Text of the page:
Why Are Outside Groups Spending Millions So Early?
The League of Conservation Voters is not spending its summer conserving cash.
More than 14 months ahead of the 2014 elections, the influential environmental group is spending $2 million to air television ads attacking four Republicans as antiscience for their positions on climate change. Just three years ago, that would have been more than one-third of LCV's total 2010 election budget. One of its targets, Sen. Ron Johnson, R-Wis., won't even be on the ballot until 2016.
The supercharged — and super early — advocacy is emblematic of pressure groups' thinking creatively about how they spend because there is now so much other spending to compete with. Voters are less likely to notice one more ad jsut before an election, with so much money and advertising saturating TV markets, and PACs get less return for their money. That's also true in the most literal sense: The growth of campaign spending right before the election caused TV advertising rates to double or even triple in some markets in 2012.
So the League of Conservation Voters is filling the airwaves during what was once the sleepy summer month of August.
"We're obviously not trying to defeat Ron Johnson right now," said Navin Nayak, LCV's senior vice president for campaigns. The group is also airing commercials in the districts of GOP Reps. Dan Benishek of Michigan, Mike Coffman of Colorado, and Rodney Davis of Illinois. "A lot of what we're trying to do, both on the election side and in this kind of campaign, is to demonstrate the political saliency of our issues.... We feel confident that when constituents find out their members are climate deniers, they'll take a hit at home."
Of course, LCV is able to do this only because its own budget is bigger than ever. The group spent less than $5.4 million in the 2010 election cycle, according to totals collected by the Center for Responsive Politics. Last year, it boosted its spending above $14 million.
LCV isn't alone in spending more sooner. A full-scale advertising war has already broken out in Kentucky, where Senate Minority Leader Mitch McConnell is running for reelection in 2014, and outside groups on both sides have already dropped more than $1 million. Two conservative groups have spent over a half-million dollars in Arkansas beating up Democratic Sen. Mark Pryor before 2014, too.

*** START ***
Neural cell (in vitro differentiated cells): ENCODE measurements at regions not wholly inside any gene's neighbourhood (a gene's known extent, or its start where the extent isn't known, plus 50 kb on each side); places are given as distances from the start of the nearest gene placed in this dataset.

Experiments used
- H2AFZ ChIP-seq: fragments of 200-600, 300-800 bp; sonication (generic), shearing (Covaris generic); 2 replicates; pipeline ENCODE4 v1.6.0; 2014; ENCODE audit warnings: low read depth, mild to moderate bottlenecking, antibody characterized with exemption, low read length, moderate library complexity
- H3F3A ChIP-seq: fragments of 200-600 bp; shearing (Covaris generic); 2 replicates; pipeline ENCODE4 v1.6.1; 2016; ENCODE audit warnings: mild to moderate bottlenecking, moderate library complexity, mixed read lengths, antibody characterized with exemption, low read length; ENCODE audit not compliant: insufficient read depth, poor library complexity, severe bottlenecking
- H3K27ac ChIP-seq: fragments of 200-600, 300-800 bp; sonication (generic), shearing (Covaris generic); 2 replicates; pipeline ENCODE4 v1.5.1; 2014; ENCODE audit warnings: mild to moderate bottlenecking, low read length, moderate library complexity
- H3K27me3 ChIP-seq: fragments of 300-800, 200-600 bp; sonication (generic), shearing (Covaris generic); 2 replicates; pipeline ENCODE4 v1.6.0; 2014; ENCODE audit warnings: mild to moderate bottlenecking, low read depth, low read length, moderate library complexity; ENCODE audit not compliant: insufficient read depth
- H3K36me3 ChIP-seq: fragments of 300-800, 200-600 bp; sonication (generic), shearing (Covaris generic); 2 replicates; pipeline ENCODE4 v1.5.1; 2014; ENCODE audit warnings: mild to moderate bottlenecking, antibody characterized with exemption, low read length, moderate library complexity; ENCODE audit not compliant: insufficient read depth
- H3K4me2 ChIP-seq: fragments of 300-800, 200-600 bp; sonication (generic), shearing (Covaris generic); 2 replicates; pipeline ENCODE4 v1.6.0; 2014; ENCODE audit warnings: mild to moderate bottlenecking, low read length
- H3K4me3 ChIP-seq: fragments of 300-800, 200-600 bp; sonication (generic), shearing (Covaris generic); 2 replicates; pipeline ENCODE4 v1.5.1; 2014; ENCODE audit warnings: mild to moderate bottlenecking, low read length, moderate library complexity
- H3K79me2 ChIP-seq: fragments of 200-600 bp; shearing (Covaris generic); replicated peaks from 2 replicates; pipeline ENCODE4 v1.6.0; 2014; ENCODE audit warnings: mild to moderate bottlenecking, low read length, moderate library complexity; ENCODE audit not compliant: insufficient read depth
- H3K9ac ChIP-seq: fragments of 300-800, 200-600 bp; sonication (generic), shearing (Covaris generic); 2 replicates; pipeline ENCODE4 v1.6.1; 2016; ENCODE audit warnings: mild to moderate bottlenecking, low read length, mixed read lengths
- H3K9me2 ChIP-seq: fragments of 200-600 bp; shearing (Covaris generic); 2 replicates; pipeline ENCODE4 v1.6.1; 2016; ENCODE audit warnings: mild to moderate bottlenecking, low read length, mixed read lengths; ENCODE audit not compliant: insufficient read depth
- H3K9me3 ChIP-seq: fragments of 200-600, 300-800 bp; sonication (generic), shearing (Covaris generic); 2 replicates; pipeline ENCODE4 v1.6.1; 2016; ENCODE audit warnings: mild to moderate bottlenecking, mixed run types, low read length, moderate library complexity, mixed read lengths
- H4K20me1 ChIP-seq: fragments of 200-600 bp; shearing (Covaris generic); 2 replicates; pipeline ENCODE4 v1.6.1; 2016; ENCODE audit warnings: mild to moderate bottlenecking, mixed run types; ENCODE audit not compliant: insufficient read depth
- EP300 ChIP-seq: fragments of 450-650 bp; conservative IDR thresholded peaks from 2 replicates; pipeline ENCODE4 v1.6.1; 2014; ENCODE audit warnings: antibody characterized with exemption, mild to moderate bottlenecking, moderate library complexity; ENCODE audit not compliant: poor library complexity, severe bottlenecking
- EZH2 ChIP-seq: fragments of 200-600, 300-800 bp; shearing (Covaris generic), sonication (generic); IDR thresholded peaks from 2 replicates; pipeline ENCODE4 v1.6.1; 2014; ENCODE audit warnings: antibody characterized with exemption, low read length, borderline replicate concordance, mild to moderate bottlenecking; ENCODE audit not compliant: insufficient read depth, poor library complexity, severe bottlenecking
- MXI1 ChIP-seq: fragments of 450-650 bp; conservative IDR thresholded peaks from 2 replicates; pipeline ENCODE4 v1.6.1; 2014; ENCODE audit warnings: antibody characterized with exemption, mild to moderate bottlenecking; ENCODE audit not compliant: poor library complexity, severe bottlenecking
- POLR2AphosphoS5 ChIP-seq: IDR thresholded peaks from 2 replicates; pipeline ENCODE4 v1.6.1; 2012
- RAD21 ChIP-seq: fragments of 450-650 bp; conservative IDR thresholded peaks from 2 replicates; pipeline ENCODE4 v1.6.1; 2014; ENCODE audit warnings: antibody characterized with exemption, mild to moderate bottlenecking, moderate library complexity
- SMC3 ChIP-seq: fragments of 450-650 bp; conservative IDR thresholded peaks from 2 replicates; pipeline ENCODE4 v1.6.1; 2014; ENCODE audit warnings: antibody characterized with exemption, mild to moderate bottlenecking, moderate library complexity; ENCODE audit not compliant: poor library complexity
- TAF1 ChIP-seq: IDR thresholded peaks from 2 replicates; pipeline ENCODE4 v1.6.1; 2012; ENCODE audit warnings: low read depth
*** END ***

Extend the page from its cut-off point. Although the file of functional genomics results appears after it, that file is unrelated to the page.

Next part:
For LCV's purposes, climate change is not necessarily a message that would immediately break through in the frenzied bloodbaths of late election-year commercial breaks. But if the environmental group can establish the issue now, it can come back to the climate theme in 2014 with a foundation already laid if targeted members don't change their views.
That's especially true since the growth in available campaign cash means that spending money isn't necessarily a zero-sum decision. LCV's $2 million expenditure doesn't take that money away from campaigns next fall if it energizes the group's donor base, Nayak said, pointing to the group's $1.3 million in spending to elect Democratic Sen. Edward Markey in Massachusetts earlier this year. LCV decided to spend big despite the state's blue hue and the pro-Markey forces' money advantage.
"Donors wanted to stand with him," Nayak said. "Yes, it's Massachusetts. But more donors understand that we have to play to make the case for why people should stand with us."
Likewise, if the money the Club for Growth and the Senate Conservatives Fund spent against Pryor in any way helped convince Arkansas Rep. Tom Cotton that the race was winnable, that early money is an investment in 2014, not being wasted in 2013. And as more money floods the political landscape, groups are spreading it around long before the election to generate more impact.